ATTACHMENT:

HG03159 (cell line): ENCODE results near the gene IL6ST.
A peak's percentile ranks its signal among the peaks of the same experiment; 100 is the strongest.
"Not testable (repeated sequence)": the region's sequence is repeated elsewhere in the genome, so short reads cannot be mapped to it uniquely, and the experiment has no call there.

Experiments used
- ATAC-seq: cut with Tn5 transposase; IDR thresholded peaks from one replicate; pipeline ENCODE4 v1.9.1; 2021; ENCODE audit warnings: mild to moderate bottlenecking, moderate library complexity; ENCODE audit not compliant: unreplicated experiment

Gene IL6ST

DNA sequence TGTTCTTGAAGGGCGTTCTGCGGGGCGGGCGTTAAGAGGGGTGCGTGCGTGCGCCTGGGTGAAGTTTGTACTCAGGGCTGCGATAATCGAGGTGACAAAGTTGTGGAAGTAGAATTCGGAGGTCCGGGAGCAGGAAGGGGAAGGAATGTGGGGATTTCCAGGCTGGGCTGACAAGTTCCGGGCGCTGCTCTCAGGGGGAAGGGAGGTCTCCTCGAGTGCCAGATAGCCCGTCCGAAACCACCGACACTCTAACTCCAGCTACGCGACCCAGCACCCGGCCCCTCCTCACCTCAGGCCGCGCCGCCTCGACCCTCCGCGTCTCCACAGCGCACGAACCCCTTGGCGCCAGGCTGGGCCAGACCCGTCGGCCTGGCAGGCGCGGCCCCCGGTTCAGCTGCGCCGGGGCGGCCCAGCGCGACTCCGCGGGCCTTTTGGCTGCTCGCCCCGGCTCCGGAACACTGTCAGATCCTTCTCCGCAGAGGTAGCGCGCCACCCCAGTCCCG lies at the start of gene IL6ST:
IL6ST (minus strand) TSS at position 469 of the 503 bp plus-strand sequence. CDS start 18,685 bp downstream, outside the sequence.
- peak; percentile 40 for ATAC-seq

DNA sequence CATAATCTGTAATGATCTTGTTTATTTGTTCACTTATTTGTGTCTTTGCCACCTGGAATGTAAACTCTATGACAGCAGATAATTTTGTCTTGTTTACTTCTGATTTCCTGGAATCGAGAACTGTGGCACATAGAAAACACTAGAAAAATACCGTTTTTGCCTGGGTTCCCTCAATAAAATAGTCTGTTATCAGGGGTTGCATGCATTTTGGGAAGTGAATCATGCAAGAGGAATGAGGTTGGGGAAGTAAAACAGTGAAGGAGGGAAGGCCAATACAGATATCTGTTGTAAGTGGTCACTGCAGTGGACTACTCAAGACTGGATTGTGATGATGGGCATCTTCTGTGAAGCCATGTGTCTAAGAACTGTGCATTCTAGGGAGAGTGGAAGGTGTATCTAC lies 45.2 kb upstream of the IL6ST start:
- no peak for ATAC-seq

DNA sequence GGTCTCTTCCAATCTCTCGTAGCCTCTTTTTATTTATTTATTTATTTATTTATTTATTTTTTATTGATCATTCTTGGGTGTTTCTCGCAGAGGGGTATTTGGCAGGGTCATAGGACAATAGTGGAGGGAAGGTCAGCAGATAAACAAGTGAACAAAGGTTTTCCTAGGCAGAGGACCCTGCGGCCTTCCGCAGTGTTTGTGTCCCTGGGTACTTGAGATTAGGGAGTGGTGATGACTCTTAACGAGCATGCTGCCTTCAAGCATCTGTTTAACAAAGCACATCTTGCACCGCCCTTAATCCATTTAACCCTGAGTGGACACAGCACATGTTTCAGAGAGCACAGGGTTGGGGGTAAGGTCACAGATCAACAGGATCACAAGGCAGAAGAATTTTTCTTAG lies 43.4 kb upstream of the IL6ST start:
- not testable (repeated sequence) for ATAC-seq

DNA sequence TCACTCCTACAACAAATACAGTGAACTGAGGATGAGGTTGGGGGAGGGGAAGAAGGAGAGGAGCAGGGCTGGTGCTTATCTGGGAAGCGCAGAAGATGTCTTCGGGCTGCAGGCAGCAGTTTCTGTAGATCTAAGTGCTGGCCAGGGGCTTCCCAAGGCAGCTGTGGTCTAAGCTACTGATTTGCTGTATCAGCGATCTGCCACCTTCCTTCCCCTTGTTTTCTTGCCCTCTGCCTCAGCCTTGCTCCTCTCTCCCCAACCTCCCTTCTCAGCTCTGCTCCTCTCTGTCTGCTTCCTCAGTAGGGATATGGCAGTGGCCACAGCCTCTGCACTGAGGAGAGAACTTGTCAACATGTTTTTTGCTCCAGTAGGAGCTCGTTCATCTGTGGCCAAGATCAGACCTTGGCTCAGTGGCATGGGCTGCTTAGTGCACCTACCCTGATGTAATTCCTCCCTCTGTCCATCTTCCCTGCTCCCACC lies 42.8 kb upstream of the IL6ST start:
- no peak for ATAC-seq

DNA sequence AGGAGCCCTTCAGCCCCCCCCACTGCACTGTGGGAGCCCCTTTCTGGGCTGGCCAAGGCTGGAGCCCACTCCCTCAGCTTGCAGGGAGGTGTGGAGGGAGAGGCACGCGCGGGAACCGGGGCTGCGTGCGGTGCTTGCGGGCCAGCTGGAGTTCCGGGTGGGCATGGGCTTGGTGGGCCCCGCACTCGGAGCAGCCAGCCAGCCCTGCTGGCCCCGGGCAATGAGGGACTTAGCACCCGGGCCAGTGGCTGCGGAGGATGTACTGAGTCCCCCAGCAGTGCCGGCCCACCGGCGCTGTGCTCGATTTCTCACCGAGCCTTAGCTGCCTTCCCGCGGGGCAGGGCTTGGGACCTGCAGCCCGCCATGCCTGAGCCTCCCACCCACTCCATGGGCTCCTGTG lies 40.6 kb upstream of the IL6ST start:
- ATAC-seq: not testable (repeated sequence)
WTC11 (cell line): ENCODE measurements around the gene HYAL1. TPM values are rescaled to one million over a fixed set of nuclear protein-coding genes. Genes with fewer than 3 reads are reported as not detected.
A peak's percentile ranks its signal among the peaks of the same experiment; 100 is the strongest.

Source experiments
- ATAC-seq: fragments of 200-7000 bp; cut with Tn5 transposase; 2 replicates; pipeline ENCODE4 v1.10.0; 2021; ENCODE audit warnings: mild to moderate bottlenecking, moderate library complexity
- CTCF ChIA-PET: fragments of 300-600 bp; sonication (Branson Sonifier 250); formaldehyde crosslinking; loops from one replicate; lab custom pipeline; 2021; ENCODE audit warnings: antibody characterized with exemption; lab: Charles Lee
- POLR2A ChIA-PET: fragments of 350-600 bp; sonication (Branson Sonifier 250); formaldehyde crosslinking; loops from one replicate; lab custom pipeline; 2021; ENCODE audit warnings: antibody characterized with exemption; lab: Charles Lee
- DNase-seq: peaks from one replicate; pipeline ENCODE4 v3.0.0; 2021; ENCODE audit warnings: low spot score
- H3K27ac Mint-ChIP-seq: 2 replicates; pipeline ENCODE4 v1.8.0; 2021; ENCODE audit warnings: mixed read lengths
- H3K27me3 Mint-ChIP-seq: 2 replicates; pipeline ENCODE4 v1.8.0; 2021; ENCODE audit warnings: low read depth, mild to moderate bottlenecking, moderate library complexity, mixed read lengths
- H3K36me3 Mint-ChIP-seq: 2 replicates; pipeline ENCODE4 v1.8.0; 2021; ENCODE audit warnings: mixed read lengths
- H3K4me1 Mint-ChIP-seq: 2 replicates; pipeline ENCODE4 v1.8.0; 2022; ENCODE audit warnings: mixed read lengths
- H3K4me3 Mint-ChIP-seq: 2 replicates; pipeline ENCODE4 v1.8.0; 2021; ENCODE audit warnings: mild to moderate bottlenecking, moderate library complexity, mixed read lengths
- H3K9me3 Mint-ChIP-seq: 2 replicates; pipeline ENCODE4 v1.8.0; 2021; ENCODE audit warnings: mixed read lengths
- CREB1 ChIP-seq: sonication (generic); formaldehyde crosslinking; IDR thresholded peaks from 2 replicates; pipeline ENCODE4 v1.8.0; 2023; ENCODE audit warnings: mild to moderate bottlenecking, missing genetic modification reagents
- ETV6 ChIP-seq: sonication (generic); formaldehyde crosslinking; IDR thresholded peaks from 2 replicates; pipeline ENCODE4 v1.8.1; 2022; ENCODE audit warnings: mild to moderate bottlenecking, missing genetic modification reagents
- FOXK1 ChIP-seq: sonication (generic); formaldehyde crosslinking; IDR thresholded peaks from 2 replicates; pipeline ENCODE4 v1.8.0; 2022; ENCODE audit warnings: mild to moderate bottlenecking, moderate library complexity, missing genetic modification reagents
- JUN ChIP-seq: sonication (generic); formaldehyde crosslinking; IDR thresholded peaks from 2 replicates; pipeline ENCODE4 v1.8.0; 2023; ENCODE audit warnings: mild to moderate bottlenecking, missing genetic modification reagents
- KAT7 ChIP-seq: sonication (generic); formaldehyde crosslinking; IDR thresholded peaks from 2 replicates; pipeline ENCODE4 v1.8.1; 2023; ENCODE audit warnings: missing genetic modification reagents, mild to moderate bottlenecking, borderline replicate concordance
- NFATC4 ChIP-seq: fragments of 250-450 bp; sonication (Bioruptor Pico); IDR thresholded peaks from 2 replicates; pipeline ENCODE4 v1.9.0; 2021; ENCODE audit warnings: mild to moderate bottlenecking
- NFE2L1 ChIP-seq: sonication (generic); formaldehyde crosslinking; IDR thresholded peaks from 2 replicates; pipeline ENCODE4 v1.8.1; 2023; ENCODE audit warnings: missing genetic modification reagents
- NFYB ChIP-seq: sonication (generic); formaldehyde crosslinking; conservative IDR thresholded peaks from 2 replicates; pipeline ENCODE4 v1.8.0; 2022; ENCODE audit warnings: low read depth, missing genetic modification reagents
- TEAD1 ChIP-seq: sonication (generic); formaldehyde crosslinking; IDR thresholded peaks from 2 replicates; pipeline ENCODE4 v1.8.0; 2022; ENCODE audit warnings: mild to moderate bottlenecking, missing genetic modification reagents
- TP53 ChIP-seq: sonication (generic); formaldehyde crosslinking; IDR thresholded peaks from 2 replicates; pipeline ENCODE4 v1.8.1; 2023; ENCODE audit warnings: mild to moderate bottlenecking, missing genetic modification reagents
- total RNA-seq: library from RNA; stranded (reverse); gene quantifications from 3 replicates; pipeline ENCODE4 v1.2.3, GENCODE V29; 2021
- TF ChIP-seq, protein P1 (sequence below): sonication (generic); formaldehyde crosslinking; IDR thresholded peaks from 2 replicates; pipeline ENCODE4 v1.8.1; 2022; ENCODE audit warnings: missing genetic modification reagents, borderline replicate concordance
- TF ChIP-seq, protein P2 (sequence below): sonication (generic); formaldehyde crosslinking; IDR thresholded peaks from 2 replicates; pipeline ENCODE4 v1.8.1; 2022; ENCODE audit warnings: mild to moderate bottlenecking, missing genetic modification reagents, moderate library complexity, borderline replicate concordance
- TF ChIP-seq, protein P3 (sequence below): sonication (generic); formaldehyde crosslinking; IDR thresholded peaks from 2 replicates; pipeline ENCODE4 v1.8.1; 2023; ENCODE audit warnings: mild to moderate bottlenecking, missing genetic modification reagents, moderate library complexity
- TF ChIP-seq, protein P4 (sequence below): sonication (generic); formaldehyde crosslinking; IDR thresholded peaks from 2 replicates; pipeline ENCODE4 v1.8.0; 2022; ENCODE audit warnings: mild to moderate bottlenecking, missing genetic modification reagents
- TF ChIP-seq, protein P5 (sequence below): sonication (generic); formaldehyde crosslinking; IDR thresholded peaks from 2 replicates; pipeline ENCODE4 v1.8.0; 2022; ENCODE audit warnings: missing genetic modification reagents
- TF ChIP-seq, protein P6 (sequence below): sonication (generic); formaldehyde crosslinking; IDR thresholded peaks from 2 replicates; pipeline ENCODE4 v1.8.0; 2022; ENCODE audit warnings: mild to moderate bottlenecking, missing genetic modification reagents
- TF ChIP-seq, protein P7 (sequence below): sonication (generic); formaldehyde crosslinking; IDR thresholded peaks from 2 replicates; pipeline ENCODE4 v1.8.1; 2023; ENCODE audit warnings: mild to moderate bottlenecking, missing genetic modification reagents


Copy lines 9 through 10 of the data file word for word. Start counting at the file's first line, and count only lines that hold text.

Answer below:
- peak; percentile 40 for ATAC-seq

DNA sequence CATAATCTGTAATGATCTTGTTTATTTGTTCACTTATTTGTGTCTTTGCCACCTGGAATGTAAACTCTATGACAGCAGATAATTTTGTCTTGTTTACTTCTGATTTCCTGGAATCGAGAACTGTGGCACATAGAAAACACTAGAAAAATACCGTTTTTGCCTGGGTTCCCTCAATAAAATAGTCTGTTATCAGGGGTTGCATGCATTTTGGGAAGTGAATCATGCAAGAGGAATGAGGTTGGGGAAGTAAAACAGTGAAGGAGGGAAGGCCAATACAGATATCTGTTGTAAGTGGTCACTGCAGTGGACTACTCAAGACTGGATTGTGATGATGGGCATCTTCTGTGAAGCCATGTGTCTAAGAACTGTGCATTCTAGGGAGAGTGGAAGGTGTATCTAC lies 45.2 kb upstream of the IL6ST start: